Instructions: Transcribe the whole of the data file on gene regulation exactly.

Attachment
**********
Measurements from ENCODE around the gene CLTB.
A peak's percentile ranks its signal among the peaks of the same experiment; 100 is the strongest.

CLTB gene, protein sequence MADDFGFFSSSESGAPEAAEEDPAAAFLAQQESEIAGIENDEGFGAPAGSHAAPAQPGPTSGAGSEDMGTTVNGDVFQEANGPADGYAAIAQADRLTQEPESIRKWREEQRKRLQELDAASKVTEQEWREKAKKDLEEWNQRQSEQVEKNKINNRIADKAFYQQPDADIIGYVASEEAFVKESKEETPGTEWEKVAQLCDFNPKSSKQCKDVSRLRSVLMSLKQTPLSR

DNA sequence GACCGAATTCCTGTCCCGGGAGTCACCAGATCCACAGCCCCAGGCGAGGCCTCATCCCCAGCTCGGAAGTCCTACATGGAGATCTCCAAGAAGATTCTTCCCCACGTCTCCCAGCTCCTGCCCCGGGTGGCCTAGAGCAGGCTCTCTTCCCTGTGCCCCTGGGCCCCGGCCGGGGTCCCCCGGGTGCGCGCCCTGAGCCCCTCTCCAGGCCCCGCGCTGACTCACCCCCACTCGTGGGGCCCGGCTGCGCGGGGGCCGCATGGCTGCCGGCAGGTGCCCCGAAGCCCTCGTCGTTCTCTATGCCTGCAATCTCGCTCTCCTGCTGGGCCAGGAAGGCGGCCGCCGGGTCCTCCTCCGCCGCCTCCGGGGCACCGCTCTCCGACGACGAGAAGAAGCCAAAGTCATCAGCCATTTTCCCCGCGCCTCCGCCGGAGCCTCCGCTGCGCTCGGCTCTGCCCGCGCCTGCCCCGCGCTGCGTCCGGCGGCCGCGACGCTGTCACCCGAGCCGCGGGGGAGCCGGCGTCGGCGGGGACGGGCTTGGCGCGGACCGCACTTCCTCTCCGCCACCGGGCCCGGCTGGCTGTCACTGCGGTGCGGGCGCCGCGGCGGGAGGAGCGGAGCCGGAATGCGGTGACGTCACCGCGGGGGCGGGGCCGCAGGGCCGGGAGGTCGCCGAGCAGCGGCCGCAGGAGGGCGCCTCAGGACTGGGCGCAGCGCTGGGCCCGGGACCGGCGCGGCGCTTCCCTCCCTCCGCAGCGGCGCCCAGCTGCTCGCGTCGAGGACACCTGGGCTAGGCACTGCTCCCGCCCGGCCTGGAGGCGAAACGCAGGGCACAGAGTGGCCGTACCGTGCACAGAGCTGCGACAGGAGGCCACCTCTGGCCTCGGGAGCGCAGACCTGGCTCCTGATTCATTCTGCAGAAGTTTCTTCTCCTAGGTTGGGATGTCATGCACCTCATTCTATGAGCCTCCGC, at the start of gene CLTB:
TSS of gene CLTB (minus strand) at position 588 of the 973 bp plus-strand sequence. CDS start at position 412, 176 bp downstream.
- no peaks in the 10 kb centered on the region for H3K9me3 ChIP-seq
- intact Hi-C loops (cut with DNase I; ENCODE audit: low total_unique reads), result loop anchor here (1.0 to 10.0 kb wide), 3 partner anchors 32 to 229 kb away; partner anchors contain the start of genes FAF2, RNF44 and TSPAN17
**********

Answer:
Measurements from ENCODE around the gene CLTB.
A peak's percentile ranks its signal among the peaks of the same experiment; 100 is the strongest.

CLTB gene, protein sequence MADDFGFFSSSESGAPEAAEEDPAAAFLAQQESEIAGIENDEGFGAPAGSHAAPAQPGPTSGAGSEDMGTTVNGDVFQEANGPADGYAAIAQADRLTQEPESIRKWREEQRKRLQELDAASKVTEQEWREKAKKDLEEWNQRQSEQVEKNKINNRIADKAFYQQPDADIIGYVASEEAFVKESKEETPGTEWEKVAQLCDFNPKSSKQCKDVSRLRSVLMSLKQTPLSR

DNA sequence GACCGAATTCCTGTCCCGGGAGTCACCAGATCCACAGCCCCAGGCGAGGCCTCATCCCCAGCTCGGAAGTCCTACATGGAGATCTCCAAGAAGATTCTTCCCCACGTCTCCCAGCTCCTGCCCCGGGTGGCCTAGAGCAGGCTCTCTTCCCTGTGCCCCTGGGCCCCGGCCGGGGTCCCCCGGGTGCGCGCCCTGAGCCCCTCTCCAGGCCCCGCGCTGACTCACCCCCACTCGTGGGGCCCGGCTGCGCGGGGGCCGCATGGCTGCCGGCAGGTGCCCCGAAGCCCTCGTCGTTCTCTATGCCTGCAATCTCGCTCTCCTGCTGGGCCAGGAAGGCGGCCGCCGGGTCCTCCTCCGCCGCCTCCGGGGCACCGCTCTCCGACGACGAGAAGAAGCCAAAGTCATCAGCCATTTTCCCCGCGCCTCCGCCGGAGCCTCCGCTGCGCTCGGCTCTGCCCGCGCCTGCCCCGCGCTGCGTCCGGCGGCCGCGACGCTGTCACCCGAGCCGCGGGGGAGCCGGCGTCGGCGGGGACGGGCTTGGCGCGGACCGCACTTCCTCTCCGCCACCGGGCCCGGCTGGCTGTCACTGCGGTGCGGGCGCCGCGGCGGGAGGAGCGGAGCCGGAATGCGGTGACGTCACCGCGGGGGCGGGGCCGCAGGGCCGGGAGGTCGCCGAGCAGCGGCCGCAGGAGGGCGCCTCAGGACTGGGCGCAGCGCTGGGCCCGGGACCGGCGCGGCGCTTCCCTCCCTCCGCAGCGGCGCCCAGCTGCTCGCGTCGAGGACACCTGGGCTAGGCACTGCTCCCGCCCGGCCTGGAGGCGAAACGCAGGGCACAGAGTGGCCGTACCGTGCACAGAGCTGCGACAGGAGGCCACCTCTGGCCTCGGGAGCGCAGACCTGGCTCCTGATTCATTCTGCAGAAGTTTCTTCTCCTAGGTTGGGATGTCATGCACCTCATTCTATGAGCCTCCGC, at the start of gene CLTB:
TSS of gene CLTB (minus strand) at position 588 of the 973 bp plus-strand sequence. CDS start at position 412, 176 bp downstream.
- no peaks in the 10 kb centered on the region for H3K9me3 ChIP-seq
- intact Hi-C loops (cut with DNase I; ENCODE audit: low total_unique reads), result loop anchor here (1.0 to 10.0 kb wide), 3 partner anchors 32 to 229 kb away; partner anchors contain the start of genes FAF2, RNF44 and TSPAN17